It’s not just the US. I’m sure it’s Japan and England and the various European countries. They all keep making promises that they know they can’t keep. And, therefore, it’s another reason not to believe in currencies, because someday they’re going to default on their promises. There’s no doubt they will default on their promises or they’ll just keep printing money, and the money that they pay to these people who have these claims will be worth very, very little, because in reality the economies can’t afford it.

- Eric Sprott via Ask the Expert

Monday, August 18, 2014

Global and US Economic Recovery & Weakness in the European Commercial Banking System

Eric Sprott shares his views on global and US economic recovery, weakness in the European Commercial banking system, and action in the precious metals market.

Saturday, August 16, 2014

GoldSeek Radio: Eric Sprott, James Turk, Dr. Stephen Leeb

Billionaire-entrepreneur and founder of Sprott Asset Management, CEO Eric Sprott says the official economic numbers are bogus; most people realize they are paying more for life's necessities than reported. Even after spending trillions of taxpayer dollars, the Fed has accomplished little other than put the US further into debtor's prison. Last week, the EU put savings accounts with over 100,000 Euros at risk of confiscation - Eric Sprott says that investors across the pond should be bracing for something similar, unless of course savings are held in physical bullion, coins and bars. But tarry not, according to his research physical demand for gold exceeds global mining output; one nation (China) is consuming all of the gold produced in the entire Western world. Bank trading desks combine their financial clout with the leverage facilitated by paper contracts to manipulate the precious metals markets with impunity. He shares a recent headline story of a homeowner who found a container of gold coins in the backyard worth $30,000 when buried, now worth $10 million, illustrating the safe haven qualities of the yellow metal.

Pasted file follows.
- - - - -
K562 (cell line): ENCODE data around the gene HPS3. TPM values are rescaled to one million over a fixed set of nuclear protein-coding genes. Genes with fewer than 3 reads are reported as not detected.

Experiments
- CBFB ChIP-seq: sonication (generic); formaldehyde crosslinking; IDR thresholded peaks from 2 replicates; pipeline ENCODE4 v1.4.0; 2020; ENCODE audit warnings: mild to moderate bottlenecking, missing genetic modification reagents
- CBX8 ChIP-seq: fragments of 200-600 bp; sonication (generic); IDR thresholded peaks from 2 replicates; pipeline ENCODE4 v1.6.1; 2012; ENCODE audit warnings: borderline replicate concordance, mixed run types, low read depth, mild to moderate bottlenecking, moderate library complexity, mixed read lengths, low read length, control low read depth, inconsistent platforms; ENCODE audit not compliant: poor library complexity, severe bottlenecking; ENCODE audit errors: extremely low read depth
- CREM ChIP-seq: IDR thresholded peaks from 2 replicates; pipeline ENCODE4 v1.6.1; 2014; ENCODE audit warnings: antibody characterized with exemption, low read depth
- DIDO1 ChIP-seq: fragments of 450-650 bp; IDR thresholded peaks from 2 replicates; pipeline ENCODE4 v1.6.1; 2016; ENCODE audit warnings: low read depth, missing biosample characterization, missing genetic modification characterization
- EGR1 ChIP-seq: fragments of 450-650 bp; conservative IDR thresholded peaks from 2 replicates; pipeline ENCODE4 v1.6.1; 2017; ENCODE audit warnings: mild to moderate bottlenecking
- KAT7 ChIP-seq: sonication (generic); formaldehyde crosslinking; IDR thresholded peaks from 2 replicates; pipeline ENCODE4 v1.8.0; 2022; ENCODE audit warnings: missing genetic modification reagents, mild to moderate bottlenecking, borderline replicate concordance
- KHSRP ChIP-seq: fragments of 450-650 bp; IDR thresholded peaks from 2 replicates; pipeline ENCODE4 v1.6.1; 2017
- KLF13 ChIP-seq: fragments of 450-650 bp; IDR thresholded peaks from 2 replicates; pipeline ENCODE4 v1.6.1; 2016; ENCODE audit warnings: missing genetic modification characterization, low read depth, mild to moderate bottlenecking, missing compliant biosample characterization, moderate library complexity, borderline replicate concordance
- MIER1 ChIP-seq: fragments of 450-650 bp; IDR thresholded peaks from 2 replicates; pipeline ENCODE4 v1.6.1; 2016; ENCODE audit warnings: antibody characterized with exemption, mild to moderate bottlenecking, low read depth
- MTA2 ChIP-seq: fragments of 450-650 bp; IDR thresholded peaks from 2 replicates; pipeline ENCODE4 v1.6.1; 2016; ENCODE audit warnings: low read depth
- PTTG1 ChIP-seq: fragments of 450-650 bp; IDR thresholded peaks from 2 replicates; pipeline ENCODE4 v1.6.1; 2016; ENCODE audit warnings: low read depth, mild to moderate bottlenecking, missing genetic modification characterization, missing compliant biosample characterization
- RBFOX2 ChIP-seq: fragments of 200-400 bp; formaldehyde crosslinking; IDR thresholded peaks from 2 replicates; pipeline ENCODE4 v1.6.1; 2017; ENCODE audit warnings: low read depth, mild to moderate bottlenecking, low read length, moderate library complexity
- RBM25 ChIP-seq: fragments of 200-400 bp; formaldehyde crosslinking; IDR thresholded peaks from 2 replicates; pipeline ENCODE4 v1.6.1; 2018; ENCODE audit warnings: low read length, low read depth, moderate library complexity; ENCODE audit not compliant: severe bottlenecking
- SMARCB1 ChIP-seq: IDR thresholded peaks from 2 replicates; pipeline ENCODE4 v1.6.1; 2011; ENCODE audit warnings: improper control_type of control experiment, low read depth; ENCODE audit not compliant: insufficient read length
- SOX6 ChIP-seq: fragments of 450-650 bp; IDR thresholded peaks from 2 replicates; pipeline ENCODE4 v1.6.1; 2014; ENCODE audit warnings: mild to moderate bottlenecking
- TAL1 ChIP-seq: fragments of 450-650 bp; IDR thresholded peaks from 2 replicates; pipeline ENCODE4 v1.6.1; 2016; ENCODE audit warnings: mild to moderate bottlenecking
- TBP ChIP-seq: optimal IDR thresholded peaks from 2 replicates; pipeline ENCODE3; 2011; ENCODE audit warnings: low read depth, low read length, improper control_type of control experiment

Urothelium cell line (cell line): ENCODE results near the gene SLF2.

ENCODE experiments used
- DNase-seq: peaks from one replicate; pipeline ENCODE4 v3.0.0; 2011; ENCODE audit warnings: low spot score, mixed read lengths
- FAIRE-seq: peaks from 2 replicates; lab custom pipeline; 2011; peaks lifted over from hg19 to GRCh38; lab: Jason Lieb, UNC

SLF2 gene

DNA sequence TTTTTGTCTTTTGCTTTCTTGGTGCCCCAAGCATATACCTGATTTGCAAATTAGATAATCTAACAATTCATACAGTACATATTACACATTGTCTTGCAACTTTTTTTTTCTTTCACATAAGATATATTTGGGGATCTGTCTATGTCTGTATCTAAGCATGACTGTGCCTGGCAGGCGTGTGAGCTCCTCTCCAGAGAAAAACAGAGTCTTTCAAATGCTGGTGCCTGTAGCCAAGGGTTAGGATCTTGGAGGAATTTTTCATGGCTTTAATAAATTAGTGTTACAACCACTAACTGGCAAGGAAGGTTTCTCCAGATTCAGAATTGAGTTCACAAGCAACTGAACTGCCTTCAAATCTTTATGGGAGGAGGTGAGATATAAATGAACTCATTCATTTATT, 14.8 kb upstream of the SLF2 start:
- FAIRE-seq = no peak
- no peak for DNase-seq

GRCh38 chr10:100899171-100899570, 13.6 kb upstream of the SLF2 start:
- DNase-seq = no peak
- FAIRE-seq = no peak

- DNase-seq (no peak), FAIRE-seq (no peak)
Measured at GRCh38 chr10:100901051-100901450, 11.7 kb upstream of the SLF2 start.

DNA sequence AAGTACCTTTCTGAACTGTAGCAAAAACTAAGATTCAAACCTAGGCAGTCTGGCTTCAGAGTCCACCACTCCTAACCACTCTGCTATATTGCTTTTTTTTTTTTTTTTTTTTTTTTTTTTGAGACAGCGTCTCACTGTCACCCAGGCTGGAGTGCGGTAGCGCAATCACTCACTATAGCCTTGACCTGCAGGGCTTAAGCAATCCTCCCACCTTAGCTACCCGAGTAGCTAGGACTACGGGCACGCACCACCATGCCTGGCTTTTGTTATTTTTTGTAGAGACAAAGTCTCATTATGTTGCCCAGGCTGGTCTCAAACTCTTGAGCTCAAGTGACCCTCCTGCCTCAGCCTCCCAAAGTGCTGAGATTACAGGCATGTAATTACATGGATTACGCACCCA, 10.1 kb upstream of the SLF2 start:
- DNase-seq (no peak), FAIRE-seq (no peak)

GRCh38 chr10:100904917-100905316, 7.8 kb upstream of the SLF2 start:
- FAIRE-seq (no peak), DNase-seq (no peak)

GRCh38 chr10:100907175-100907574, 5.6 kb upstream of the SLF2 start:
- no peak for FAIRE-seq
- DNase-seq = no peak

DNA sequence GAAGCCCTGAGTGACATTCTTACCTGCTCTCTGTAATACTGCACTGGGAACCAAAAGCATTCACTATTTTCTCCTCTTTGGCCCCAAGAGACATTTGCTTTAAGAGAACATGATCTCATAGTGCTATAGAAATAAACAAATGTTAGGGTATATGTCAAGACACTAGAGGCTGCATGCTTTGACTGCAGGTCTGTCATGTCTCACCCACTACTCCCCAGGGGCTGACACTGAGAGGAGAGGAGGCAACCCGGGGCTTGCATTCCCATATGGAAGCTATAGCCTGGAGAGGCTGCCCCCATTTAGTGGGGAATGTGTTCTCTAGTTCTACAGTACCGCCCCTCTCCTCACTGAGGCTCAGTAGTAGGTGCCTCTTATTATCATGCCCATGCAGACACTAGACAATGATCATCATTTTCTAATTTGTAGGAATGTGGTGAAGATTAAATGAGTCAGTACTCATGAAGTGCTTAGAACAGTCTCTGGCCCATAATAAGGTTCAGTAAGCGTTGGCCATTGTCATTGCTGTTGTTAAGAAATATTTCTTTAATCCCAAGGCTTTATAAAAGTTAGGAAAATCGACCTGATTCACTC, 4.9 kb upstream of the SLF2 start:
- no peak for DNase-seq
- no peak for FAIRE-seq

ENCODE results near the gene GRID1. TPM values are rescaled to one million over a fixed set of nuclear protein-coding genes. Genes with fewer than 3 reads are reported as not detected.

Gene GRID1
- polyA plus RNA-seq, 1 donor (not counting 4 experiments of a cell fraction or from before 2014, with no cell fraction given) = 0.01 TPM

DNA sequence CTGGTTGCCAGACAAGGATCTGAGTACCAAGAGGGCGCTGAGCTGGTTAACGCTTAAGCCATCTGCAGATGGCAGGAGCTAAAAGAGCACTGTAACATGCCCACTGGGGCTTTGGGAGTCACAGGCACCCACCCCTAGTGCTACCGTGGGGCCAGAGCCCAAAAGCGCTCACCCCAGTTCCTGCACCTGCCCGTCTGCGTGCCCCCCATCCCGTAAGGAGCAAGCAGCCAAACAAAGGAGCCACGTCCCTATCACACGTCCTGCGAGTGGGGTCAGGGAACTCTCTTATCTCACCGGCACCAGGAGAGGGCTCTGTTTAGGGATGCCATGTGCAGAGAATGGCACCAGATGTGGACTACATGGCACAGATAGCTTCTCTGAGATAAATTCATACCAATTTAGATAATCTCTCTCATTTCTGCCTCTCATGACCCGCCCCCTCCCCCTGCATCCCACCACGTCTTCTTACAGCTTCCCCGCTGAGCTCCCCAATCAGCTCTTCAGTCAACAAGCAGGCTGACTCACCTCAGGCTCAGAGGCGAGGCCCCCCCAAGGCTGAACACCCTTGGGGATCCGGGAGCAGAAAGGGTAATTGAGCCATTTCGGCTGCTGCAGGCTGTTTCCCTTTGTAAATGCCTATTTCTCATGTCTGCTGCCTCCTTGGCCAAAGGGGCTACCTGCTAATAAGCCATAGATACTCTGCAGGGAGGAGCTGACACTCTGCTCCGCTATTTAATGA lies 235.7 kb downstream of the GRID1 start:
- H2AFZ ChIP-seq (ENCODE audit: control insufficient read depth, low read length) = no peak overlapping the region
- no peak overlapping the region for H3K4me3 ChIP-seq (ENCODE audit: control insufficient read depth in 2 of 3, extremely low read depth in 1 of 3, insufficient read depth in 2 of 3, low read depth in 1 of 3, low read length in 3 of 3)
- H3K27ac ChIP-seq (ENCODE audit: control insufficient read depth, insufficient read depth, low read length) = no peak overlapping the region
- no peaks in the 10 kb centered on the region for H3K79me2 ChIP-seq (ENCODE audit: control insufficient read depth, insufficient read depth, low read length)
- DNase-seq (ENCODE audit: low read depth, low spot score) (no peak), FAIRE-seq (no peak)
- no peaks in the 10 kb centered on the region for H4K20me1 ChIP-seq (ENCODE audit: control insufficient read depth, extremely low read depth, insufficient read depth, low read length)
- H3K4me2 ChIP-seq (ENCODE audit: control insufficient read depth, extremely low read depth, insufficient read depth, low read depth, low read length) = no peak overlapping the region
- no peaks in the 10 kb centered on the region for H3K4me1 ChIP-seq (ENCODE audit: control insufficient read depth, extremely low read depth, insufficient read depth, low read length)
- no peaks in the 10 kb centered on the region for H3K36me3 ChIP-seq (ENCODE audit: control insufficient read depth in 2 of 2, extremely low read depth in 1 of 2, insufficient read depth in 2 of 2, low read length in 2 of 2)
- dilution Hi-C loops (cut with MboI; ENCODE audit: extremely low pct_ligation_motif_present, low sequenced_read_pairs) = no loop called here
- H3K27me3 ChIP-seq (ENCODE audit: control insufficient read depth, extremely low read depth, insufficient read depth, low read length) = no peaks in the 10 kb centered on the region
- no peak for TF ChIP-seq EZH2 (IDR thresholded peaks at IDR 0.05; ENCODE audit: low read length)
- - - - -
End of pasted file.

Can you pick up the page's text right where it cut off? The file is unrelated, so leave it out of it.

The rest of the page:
Thursday, August 14, 2014

You Get Nothing for Having Your Money in the Bank

If there’s no ability to pay back debt, then these very, very leveraged banks suffer catastrophic losses, because it takes so little decline in asset value the way that their capital. We’ve already seen a number of instances – we have the one in Portugal, I think we had one in Bulgaria, and there’s talk of some banks in Austria being in trouble – because of all the economic weakness that prevails pretty well throughout the world here.